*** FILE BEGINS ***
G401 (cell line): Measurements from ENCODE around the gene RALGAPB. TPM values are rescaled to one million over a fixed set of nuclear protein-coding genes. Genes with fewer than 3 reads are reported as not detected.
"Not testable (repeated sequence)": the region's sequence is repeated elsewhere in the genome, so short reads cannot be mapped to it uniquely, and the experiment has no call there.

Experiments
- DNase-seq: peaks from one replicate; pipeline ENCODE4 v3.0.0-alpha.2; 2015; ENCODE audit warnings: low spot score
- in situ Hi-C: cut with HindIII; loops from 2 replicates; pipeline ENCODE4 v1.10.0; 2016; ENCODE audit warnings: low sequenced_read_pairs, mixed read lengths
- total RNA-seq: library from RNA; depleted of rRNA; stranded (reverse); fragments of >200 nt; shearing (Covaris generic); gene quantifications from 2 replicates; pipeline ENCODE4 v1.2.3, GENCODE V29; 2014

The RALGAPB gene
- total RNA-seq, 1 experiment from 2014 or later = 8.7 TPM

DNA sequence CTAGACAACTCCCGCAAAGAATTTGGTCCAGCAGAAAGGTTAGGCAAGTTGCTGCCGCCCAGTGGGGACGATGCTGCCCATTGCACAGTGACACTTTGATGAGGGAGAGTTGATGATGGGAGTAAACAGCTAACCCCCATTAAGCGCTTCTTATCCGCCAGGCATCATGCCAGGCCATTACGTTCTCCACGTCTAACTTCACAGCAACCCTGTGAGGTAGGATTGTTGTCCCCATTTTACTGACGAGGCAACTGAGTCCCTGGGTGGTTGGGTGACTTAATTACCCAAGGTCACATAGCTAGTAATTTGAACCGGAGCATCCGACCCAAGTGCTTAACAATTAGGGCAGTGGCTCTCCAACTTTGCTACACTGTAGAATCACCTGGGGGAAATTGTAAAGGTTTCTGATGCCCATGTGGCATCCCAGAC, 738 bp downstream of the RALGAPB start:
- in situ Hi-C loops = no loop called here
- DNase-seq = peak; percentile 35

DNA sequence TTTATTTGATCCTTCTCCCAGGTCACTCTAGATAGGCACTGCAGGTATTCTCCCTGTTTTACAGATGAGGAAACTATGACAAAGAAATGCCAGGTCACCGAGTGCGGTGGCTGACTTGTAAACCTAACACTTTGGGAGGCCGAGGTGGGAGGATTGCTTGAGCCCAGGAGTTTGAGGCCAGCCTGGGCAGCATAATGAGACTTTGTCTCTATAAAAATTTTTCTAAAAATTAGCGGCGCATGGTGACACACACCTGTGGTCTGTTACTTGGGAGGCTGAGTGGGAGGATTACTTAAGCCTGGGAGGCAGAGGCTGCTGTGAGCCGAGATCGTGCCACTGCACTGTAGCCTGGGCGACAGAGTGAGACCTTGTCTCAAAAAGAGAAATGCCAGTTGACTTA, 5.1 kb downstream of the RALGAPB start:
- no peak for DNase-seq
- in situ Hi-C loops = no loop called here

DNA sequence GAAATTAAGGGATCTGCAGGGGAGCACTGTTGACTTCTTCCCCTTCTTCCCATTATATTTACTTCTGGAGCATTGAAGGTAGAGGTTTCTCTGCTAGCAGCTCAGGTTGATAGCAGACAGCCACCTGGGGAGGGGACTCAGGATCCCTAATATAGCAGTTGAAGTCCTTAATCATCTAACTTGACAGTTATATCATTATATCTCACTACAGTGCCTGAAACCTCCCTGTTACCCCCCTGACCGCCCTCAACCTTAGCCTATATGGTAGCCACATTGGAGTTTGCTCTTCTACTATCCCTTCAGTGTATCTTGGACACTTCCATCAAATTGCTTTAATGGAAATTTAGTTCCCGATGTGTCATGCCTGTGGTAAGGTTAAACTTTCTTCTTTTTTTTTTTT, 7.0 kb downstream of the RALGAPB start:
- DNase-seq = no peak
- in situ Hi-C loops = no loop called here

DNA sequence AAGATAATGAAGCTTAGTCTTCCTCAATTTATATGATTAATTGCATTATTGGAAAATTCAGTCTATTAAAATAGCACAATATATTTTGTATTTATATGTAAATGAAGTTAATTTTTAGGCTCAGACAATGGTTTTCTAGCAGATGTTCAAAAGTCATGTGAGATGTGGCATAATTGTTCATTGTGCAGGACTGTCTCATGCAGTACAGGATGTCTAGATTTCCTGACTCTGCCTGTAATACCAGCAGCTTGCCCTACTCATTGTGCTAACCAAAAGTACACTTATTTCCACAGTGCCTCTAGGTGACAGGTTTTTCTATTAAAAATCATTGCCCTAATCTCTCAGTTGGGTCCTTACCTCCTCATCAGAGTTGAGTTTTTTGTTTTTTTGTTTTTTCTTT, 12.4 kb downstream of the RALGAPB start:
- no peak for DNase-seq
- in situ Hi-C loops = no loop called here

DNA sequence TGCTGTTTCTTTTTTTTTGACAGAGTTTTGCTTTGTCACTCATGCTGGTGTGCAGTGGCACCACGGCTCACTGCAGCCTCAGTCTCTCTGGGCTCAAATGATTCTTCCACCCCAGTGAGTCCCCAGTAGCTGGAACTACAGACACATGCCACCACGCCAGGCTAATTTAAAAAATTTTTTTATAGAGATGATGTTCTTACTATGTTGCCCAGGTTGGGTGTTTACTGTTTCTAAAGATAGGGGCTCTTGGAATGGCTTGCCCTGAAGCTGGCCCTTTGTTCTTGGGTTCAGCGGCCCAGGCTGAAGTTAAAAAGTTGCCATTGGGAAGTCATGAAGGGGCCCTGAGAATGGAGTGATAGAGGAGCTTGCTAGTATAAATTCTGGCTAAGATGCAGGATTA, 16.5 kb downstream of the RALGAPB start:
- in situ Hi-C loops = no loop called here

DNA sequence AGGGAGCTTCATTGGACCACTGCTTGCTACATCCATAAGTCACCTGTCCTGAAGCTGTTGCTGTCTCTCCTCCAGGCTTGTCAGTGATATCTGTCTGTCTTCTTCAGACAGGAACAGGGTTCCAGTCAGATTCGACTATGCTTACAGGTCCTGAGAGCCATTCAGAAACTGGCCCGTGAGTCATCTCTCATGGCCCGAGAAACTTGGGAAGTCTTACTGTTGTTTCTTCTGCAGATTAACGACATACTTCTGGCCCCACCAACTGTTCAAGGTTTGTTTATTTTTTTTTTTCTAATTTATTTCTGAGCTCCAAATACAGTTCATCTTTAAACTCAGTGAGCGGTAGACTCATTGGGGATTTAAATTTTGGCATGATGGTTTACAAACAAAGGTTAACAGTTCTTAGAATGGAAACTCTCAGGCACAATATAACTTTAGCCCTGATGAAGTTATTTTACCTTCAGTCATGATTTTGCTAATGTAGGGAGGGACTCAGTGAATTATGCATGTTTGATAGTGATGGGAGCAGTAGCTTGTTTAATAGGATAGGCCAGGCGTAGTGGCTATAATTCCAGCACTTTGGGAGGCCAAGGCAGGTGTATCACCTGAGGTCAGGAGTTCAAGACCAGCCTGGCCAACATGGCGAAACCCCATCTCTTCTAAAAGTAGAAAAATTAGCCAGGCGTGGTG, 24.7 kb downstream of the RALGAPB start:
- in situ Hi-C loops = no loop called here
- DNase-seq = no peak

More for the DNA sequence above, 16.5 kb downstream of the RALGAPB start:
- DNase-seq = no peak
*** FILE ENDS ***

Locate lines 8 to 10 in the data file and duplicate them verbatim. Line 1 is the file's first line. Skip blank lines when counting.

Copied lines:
- total RNA-seq, 1 experiment from 2014 or later = 8.7 TPM

DNA sequence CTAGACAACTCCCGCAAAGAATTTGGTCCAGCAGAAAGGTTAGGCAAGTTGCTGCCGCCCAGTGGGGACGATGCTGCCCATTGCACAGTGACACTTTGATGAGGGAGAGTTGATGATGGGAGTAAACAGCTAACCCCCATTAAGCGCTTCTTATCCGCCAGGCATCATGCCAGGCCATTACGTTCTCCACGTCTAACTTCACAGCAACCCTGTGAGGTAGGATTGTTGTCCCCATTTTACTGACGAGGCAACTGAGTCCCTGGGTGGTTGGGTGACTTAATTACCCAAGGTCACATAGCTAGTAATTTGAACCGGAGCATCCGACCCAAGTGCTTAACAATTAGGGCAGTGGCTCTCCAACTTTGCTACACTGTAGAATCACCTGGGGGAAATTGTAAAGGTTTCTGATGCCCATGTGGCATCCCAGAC, 738 bp downstream of the RALGAPB start:
- in situ Hi-C loops = no loop called here